Most Popular Links
- Art and Crafts Hazards List
- Cal/Ecotox Database
- Decisions Pending and Opportunities for Public Participation
- Hot Spots
- Press Releases
- Proposition 65 List of Chemicals
- Public Health Goals
- Public Records Act Requests
- Soil Screening Values
- Toxicity Criteria Database
Children's Health at OEHHA
Chemicals in Children's Markers - Short Survey for Teachers and Parents
The California Education Code Section 32064 prohibits schools from ordering or purchasing any product that contains toxic or carcinogenic substances for use in grades K-6. The law also restricts the purchase of such products in grades 7-12, allowing the use only if the product bears a label informing the user of the presence of hazardous ingredients, the potential health effects, and instructions for the safe use. This restriction applies whether or not the product is included on the list of unacceptable art and crafts supplies.
Section 32066 of the Education Code requires that OEHHA develop a list of art and crafts materials "which cannot be purchased or ordered" for use in kindergarten and grades one through six.
Accordingly, we are providing you with a list of unacceptable products -- those which "cannot be purchased." The products are those listed among the Arts and Creative Materials Institute's (ACMI) determinations of products that require a "Caution Label," dated September 29, 2009. Additionally, we include products that have been recalled as reported by the US Consumer Product Safety Commission.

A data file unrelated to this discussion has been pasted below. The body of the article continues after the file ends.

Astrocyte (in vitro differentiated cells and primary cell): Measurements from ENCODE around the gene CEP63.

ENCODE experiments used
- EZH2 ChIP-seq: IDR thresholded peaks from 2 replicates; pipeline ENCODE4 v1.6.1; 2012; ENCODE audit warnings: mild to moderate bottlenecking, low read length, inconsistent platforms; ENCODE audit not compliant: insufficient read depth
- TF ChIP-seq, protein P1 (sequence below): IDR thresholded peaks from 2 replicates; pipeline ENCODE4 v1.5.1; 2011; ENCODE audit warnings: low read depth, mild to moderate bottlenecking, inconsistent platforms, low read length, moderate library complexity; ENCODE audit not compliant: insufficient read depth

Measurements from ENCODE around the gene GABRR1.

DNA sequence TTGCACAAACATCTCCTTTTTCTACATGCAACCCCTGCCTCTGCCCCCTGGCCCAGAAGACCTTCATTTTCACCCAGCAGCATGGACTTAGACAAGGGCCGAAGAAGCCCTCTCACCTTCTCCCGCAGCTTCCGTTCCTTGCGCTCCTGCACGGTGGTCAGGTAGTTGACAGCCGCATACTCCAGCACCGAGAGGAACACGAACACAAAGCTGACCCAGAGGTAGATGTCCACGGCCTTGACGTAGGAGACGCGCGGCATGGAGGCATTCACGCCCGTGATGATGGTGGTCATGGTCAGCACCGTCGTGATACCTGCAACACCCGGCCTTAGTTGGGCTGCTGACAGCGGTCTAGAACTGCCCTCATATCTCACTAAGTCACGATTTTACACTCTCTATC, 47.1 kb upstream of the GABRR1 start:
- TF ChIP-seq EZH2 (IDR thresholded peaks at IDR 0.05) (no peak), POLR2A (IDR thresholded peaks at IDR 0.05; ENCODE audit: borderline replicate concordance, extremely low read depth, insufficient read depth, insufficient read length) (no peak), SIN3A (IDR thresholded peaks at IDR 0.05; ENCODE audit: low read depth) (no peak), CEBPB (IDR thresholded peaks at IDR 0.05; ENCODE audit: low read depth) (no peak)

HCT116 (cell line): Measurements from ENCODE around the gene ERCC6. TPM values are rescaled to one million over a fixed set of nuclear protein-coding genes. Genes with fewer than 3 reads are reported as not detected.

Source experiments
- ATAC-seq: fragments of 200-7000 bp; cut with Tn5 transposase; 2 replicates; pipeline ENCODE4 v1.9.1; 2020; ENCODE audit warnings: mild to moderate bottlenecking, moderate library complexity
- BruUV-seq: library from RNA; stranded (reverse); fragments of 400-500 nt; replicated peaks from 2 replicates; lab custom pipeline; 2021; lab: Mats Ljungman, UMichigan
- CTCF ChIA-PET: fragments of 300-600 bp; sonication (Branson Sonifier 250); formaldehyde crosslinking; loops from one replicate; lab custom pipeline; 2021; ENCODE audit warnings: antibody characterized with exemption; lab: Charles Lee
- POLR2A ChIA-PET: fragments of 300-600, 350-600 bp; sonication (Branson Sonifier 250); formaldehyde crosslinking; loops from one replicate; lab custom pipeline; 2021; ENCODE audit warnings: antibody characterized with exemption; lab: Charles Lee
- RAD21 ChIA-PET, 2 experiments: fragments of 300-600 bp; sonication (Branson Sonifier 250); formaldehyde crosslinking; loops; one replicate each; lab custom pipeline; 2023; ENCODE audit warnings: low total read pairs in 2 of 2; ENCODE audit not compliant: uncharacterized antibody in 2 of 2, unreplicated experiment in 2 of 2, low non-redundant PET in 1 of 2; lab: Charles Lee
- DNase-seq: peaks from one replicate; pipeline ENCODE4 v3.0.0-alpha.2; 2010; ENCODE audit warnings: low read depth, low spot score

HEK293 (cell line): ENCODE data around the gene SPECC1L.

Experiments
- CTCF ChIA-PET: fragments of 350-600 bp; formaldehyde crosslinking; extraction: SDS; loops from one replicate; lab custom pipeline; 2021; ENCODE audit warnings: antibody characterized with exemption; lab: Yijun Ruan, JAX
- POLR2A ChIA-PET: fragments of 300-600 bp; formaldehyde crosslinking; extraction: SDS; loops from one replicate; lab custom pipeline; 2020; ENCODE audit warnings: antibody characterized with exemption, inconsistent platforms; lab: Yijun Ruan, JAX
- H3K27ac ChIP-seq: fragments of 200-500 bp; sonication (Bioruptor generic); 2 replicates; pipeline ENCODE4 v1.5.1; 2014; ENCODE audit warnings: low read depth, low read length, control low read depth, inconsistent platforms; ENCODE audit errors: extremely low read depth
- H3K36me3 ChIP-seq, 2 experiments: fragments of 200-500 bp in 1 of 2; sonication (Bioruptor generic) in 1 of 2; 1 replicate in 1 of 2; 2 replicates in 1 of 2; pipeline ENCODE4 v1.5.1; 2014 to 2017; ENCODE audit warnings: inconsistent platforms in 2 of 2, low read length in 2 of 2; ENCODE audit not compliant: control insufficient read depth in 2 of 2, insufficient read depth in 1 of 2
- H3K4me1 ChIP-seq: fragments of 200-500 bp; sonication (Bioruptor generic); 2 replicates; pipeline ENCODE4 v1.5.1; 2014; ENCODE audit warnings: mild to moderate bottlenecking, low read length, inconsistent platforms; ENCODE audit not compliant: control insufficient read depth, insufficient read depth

List of Hazardous Art and Craft Materials
that Can Not be Purchased for Use in Grades K- 6
California Department of Education - Visual and Performing Arts
Tools for Schools Program (USEPA)
Indoor air quality in schools
a free source of used materials. By reusing materials, we conserve energy, resources, and landfill space, while reducing disposal, green house gas emissions, and purchasing costs.
The Department of Toxic Substances Control (DTSC) is responsible for enforcing California's
law to protect children and adults from exposure to lead in jewelry.1
The law restricts the amount of lead in jewelry by identifying what materials may be used, as well as establishing lead concentration thresholds that may not be exceeded. This Fact Sheet has been developed to help consumers and people in the jewelry industry understand the law and its requirements.